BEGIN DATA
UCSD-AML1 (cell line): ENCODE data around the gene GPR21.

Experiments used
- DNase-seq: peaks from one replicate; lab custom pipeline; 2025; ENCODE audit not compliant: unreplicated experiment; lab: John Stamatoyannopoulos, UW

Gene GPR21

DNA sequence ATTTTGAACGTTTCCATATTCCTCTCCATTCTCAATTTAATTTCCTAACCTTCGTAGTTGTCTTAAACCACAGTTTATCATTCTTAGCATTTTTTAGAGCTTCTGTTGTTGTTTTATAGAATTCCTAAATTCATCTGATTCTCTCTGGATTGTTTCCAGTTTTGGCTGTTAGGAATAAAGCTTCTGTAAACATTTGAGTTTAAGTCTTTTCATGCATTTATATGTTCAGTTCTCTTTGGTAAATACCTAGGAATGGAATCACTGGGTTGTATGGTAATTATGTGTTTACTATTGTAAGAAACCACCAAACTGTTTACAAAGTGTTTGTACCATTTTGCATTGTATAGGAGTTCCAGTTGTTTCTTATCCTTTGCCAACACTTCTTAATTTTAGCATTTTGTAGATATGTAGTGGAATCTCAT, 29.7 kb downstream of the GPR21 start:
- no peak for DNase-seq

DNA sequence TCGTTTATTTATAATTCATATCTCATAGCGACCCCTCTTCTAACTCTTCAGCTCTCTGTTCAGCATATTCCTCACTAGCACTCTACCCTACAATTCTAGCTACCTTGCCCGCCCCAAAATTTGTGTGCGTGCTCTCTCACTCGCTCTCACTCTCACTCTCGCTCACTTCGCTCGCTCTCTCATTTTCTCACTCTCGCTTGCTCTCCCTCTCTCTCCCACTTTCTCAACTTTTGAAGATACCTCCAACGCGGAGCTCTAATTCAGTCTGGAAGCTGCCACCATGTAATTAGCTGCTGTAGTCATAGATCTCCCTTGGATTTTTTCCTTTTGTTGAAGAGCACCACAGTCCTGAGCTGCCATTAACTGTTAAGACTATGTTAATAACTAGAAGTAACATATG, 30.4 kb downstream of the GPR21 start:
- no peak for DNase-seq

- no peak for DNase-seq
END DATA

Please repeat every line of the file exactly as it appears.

UCSD-AML1 (cell line): ENCODE data around the gene GPR21.

Experiments used
- DNase-seq: peaks from one replicate; lab custom pipeline; 2025; ENCODE audit not compliant: unreplicated experiment; lab: John Stamatoyannopoulos, UW

Gene GPR21

DNA sequence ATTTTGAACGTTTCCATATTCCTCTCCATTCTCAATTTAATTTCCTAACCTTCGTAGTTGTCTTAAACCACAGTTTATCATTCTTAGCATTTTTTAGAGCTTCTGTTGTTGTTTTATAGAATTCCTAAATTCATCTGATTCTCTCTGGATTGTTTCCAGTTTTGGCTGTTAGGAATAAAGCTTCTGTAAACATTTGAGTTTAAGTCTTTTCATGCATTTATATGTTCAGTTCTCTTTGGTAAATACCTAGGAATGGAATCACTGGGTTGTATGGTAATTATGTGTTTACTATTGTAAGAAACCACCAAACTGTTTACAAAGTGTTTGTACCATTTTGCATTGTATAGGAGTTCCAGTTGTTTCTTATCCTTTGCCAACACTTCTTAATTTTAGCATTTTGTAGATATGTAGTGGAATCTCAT, 29.7 kb downstream of the GPR21 start:
- no peak for DNase-seq

DNA sequence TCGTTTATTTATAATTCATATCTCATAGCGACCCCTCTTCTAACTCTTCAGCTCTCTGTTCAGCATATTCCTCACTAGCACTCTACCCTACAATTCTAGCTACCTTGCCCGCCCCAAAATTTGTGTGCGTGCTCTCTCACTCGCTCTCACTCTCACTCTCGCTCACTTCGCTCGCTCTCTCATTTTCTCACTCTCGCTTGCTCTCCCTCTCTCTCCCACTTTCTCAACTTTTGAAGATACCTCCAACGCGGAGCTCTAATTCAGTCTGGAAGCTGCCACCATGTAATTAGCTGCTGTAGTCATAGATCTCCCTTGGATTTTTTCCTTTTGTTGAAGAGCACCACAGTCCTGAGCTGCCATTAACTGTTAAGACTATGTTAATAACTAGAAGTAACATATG, 30.4 kb downstream of the GPR21 start:
- no peak for DNase-seq

- no peak for DNase-seq